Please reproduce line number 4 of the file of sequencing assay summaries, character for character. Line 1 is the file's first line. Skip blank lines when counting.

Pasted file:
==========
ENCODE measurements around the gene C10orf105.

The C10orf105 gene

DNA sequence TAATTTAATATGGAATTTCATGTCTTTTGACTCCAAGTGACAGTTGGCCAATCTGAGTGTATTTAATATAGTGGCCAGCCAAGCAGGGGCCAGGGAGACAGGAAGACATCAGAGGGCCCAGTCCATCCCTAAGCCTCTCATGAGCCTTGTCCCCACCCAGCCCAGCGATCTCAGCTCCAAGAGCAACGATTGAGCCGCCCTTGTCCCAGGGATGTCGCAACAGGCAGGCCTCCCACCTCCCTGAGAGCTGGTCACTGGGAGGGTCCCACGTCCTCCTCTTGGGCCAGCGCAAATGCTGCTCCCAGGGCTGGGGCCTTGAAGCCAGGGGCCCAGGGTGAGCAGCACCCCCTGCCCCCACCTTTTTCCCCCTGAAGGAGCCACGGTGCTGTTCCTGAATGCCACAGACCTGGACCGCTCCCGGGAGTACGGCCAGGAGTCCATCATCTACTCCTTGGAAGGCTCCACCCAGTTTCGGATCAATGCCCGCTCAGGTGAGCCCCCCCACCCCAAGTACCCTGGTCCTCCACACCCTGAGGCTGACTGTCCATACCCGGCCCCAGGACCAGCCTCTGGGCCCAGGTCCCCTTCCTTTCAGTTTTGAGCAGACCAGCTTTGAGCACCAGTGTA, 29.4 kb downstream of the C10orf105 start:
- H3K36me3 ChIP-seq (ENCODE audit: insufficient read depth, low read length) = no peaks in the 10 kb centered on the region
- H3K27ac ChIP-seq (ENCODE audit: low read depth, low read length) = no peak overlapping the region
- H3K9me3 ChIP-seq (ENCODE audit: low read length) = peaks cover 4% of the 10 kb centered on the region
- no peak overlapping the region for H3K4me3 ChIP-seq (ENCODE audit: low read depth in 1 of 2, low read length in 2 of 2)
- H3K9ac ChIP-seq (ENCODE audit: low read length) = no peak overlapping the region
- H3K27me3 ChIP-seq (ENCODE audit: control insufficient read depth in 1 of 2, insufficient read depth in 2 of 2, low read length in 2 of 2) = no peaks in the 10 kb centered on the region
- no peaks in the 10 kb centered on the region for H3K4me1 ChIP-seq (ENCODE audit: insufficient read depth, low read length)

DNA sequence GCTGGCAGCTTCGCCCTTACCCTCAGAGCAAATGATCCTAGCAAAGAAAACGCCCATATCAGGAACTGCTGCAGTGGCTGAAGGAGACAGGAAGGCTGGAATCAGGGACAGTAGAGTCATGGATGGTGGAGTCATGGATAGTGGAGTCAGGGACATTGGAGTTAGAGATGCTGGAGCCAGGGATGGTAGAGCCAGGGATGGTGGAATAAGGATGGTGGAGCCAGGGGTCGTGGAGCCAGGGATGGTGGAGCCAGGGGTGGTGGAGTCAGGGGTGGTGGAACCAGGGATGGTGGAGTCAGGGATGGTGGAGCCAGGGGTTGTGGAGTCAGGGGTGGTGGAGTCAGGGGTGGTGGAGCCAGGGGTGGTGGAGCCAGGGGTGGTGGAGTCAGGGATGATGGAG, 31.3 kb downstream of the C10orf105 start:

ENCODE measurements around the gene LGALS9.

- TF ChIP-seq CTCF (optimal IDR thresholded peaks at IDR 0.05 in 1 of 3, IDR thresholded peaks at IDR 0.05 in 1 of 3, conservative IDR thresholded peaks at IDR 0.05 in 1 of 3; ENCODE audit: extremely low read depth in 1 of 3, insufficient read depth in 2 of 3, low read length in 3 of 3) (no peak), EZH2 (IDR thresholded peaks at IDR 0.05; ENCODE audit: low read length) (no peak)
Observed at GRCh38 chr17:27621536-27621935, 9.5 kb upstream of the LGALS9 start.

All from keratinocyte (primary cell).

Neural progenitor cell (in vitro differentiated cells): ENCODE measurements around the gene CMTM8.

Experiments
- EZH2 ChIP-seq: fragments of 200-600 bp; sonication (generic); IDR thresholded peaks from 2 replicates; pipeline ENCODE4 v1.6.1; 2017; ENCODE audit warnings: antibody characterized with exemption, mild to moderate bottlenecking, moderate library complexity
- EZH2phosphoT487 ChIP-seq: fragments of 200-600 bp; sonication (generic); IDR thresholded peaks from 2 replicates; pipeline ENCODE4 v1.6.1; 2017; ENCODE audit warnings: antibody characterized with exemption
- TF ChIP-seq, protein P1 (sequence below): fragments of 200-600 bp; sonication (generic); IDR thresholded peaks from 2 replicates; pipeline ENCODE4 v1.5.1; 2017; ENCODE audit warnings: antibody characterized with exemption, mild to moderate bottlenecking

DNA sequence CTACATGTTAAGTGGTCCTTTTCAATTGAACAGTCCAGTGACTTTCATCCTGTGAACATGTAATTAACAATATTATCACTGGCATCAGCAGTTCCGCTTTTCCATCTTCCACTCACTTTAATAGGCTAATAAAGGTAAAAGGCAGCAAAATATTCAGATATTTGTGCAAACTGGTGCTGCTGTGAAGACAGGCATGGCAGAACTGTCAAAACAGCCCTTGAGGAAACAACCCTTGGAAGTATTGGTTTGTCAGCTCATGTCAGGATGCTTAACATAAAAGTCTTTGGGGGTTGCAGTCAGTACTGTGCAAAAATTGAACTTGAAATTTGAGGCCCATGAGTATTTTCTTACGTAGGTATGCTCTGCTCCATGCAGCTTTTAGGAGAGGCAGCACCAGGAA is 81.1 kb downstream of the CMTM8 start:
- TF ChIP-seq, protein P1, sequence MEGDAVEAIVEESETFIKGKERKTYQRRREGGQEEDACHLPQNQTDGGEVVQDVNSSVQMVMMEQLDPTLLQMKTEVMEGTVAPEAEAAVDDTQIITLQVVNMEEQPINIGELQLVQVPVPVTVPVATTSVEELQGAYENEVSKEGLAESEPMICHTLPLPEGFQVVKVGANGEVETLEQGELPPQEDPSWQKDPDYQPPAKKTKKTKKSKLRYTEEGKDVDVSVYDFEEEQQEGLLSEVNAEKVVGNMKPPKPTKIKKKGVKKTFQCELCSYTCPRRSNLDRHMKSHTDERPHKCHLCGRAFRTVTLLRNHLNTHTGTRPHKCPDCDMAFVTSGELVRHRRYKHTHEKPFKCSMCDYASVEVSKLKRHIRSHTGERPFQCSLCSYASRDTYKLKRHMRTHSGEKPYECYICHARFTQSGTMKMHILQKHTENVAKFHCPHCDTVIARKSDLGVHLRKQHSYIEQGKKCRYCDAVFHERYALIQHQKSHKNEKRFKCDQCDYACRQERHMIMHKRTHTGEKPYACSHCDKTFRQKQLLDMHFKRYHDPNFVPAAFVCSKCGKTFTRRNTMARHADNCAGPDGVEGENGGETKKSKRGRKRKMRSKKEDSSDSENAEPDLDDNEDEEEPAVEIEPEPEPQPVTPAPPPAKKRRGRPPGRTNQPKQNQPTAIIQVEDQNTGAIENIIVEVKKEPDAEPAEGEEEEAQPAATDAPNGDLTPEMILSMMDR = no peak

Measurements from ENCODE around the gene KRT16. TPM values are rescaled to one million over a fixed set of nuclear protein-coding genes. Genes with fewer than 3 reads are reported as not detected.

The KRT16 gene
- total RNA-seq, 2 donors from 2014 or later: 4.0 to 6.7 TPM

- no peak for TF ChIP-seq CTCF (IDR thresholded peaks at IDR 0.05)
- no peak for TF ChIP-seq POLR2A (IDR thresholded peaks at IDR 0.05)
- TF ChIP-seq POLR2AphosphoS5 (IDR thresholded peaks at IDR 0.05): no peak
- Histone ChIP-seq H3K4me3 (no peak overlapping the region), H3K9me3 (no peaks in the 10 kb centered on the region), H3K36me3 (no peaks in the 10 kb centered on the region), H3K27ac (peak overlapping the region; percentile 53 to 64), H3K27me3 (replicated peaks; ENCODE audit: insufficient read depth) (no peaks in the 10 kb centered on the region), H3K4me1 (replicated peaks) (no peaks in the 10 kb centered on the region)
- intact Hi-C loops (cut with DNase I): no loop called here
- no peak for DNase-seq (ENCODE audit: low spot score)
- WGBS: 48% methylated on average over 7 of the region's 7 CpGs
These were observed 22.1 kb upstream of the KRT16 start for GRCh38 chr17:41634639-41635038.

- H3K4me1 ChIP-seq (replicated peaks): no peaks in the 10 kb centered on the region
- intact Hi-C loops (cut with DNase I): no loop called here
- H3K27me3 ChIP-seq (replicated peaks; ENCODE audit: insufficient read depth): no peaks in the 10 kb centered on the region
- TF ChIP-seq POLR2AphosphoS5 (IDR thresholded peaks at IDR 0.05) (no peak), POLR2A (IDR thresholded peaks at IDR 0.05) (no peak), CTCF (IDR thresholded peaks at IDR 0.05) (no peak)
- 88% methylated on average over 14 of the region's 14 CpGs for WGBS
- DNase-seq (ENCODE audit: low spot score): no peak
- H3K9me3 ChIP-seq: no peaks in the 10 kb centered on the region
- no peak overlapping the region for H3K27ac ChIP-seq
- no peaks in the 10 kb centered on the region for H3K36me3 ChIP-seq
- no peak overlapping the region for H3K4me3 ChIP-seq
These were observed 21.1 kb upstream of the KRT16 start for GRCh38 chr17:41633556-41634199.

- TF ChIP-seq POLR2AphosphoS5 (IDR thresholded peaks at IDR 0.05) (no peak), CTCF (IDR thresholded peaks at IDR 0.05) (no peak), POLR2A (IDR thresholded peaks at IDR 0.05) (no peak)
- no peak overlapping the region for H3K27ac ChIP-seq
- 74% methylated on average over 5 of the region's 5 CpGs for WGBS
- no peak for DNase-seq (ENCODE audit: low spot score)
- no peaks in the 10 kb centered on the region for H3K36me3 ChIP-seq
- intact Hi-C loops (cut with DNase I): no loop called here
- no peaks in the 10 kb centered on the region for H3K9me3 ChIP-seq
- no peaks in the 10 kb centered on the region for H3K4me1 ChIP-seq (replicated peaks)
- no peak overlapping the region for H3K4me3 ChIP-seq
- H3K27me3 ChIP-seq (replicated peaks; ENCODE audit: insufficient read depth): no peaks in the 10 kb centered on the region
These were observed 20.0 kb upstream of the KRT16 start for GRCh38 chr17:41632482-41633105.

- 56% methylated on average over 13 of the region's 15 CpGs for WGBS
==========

- H3K36me3 ChIP-seq (ENCODE audit: insufficient read depth, low read length) = no peaks in the 10 kb centered on the region